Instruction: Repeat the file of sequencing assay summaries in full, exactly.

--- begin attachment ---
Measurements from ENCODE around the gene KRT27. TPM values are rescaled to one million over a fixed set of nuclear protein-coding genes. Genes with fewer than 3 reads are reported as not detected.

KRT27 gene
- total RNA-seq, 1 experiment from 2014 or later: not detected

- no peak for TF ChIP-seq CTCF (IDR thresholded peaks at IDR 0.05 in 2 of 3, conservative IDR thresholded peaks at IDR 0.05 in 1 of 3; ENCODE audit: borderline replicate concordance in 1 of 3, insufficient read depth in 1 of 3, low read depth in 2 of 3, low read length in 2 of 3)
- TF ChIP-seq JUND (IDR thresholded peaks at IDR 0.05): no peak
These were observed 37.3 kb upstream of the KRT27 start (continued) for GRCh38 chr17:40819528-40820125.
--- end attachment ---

Measurements from ENCODE around the gene KRT27. TPM values are rescaled to one million over a fixed set of nuclear protein-coding genes. Genes with fewer than 3 reads are reported as not detected.

KRT27 gene
- total RNA-seq, 1 experiment from 2014 or later: not detected

- no peak for TF ChIP-seq CTCF (IDR thresholded peaks at IDR 0.05 in 2 of 3, conservative IDR thresholded peaks at IDR 0.05 in 1 of 3; ENCODE audit: borderline replicate concordance in 1 of 3, insufficient read depth in 1 of 3, low read depth in 2 of 3, low read length in 2 of 3)
- TF ChIP-seq JUND (IDR thresholded peaks at IDR 0.05): no peak
These were observed 37.3 kb upstream of the KRT27 start (continued) for GRCh38 chr17:40819528-40820125.